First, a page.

6. The exercise assembly of claim 5, wherein the exercise station further includes an outwardly-extending arm operatively coupled to the at least one adjustment assembly, the user interface being positioned on the arm and the at least one adjustment assembly being configured to adjust an elevation angle and an azimuth angle of the arm.
7. The exercise assembly of claim 5, wherein the actuator assembly further includes a handle portion operatively coupled to the locking mechanism such that rotation of the handle portion in a first rotational direction from an initial position disengages the indexing pin from the base member, and rotation of the handle portion in a second rotational direction re-engages the indexing pin into one or more of the plurality of indexing holes.
8. The exercise assembly of claim 5, wherein the base member comprises a partially-spherical member.
9. The exercise assembly of claim 1, wherein when the force-transferring assembly includes a cable-and-pulley assembly.
10. A method of performing an exercise, comprising:
selecting a training load;
actuating an actuator to enable movement of a user interface of an exercise station, wherein actuating the actuator includes actuating a single actuator handle to disengage a locking pin from an adjustment assembly to enable movement along both elevational and azimuthal angles of the user interface, wherein the locking pin is disengaged by moving the locking pin in a plane that is defined by an azimuthal column associated with an instant location of the exercise station, wherein
the exercise station includes an outwardly-extending arm having a longitudinal axis and being operatively coupled between the user interface and the at least one adjustment assembly; and wherein actuating a single actuator handle to disengage a locking pin from an adjustment assembly includes actuating a single actuator handle to slideably disengage the locking pin from a portion of the adjustment assembly in a direction substantially parallel to or along the longitudinal axis of the arm to enable adjustment of at least one of an elevation angle and an azimuth angle of the arm;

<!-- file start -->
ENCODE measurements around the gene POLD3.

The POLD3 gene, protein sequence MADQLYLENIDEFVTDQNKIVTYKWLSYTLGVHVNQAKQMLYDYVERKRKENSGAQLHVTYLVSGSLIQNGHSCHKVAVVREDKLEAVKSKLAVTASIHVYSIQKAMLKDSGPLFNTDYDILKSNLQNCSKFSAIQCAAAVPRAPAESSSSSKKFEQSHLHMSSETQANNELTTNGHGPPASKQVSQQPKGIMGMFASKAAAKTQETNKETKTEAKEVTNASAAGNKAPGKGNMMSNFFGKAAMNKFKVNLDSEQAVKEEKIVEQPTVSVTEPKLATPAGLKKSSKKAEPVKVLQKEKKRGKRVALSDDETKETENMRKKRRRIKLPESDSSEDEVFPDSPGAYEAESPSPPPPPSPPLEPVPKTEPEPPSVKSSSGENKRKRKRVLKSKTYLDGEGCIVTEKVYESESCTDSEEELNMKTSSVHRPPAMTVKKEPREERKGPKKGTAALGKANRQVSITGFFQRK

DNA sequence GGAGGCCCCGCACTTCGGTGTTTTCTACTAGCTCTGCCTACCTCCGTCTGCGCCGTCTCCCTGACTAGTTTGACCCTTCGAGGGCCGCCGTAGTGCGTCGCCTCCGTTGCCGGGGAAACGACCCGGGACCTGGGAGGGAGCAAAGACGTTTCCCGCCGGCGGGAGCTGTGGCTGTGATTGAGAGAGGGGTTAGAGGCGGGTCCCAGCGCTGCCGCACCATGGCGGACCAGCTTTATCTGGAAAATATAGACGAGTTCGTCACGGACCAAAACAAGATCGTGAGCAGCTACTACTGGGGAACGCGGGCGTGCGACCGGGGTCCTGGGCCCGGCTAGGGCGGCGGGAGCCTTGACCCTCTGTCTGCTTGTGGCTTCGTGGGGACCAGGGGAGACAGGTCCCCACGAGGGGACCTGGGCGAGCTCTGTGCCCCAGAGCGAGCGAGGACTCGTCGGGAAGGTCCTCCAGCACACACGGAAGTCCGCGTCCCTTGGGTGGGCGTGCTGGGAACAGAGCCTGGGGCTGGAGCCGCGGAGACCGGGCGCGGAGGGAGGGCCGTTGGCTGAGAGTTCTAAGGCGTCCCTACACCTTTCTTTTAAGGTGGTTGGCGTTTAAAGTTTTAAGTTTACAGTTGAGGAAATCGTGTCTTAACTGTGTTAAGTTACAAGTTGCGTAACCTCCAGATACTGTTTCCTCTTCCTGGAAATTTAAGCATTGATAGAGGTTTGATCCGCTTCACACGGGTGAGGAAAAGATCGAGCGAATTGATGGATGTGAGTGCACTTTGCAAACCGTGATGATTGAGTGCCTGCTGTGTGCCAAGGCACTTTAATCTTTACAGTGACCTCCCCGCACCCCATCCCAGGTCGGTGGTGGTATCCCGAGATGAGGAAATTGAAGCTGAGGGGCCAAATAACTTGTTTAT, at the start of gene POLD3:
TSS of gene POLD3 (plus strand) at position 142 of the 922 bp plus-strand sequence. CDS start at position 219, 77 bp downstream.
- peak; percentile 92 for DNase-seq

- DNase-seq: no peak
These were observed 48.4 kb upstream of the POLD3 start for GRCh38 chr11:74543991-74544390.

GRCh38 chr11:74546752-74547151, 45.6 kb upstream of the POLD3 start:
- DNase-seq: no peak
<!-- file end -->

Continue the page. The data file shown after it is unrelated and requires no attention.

moving the user interface to a desired position;
actuating the actuator, including de-actuating the single actuator handle to engage the locking pin with the adjustment assembly, to prevent movement of the user interface; and
applying a training force to the training load via the user interface.
11. The method of claim 10, wherein the exercise station includes an arm operatively coupled to the at least one adjustment assembly, and wherein enabling movement of the user interface includes enabling movement of the arm.
12. The method of claim 10, wherein the exercise station includes a first adjustment assembly that enables vertical movement of the user interface, and a second adjustment assembly that enables horizontal movement of the user interface, and wherein actuating the actuator includes releasing both the first and second adjustment assemblies.
13. The method of claim 10, wherein the at least one adjustment assembly includes a base member having a plurality of indexing holes disposed therein, and wherein actuating an actuator includes withdrawing an indexing pin from one or more of the plurality of indexing holes.
14. The method of claim 10, wherein moving the user interface to a desired position includes simultaneously adjusting a vertical position and a horizontal position of the user interface.
15. The method of claim 10, wherein moving the user interface to a desired position includes sequentially adjusting a vertical position and a horizontal position of the user interface.
16. The method of claim 10, wherein actuating an actuator includes rotating a handle portion of the actuator.
17. The method of claim 12, wherein the exercise station includes an arm coupled to the user interface, the first adjustment assembly being configured to enable adjustment of an elevation angle of the arm, and the second adjustment assembly being configured to enable adjustment of an azimuth angle of the arm.
18. The method of claim 13, wherein the exercise station further includes an outwardly-extending arm operatively coupled to the at least one adjustment assembly, the user interface being positioned on the arm, and wherein enabling movement of the user interface includes enabling variation of both an elevation angle and an azimuth angle of the arm.
Description
FIELD OF THE INVENTION

The present disclosure relates to exercise equipment, and more specifically, to exercise equipment for improved functional training exercises.

BACKGROUND